The first Ta-Hoe Nalu in 2007 attracted 30 paddlers. This year, it was several hundred. The grom event alone had nearly 30 competitors! The beach park proved a great venue for the event — not too big, not too small. It was just the right size for several booths to set up on the beach and a dozen board manufacturers were set up right at the water’s edge to offer board demos (to anyone!). There were easily 200 SUP boards parked on the beach at any given time (and that many again IN the water!), but still room for a several hundred spectators to hang out under beach umbrellas and take it all in.
Bob raced first at 9:00 a.m. on Saturday. He got a good start and settled in for the 5-mile trek. By the turn-around buoy, most of the paddlers had found their place in the crowd, which was 171 paddlers strong. Bob said he held back some on the way out, and then started ramping it up on the home stretch. But that was probably the strategy for most as he only passed a few, or got passed by a few, during the 2.5 mile return trip. He finished 5th in his 50+ age group, and 20th overall with a time of 1:03:22! Not bad for an old guy.
Cyril’s Elite race at 1:00 p.m. was the spectator-friendly multi-lap format. Each 1-mile lap is capped off with a short run-up on the beach and back to their waiting (and wading) board which they jump on in rather spectacular fashion and head out for another lap. They would do this for a total of 4 laps.
Cyril discovered he loved the format and showed he belonged banging boards with the Elites by finishing 13th! Both Cyril and Bob seemed very satisfied (if not a bit surprised) by their performances. I know me and the kids were proud as all get out of daddy and Cyril! Go Team GP!
Sunday started off like every other day during this trip…with perfect weather. All racers would start the 10-mile event at the same time, including all SUP categories, prone paddlers and OC-1s. This race was less spectator friendly as they all left the beach and wouldn’t return for a couple hours (kinda reminds me of my bike racing). Cyril got 8th among 14s with a time of 1:49:18, finishing just in front of Colin Mcphillips! Bob got 4th in his age group (15th among ALL 14s, young and not-so-young) with a time of 1:59:18.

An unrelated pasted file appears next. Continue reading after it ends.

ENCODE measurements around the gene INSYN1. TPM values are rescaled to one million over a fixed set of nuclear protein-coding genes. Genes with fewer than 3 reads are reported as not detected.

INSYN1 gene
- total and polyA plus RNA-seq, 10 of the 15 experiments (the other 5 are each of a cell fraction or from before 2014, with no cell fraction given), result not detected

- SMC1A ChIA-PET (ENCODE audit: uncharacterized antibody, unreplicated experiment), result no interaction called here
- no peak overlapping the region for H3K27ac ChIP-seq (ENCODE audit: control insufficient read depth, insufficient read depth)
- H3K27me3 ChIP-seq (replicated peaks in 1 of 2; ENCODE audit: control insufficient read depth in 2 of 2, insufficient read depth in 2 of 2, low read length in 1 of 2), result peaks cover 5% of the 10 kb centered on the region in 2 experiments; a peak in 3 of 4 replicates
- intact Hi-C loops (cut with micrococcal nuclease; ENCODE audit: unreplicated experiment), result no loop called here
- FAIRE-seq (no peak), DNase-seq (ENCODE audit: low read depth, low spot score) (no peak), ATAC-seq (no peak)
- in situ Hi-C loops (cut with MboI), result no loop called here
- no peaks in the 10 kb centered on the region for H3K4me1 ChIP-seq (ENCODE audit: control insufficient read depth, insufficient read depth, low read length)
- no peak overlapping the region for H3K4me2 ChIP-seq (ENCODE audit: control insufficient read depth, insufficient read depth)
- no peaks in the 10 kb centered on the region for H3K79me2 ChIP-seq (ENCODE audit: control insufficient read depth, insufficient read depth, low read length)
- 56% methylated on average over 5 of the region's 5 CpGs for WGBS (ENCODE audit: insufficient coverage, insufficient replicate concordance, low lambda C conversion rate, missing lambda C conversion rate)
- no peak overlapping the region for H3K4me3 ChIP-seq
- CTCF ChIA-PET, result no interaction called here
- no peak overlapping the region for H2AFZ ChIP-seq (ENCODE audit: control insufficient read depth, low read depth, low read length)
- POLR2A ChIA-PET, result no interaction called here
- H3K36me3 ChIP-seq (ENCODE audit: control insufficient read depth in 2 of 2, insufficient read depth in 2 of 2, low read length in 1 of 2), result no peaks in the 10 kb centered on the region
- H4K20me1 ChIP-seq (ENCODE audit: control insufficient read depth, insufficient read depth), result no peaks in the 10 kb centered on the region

It’s fun to be a part of an emerging sport where everyone is so positive and genuinely stoked to be there. Even the top pros were hanging out on the beach signing autographs, some even paddling around with the groms before and after their races. The event was well organized and the announcers did a great job keeping us spectators up to speed on what was going on. The whole vibe of the event was very family-oriented and low stress. It just seemed like everyone had a smile on their face. Even the parking lot attendant seemed happy to be there. Hopefully next year we’ll round up a bigger contingent from Portland. Seriously, people, this was good stuff!
This coming weekend is the Gorge Paddle Challenge. It too will attract many of the top pros, dish out big prize money, and offer equally spectacular scenery and challenging conditions. And I hope (expect!) the same positive vibe will flow in the Gorge as it did in Tahoe and every other SUP event I’ve been to. No doubt we have the aloha spirit of the sport to thank for that.
In case you were wondering, “hoe” is the Hawaiian word for paddle and “nalu” means water. Ta-Hoe Nalu!
Oh, and next year, I’ll take the right bike — my mountain bike!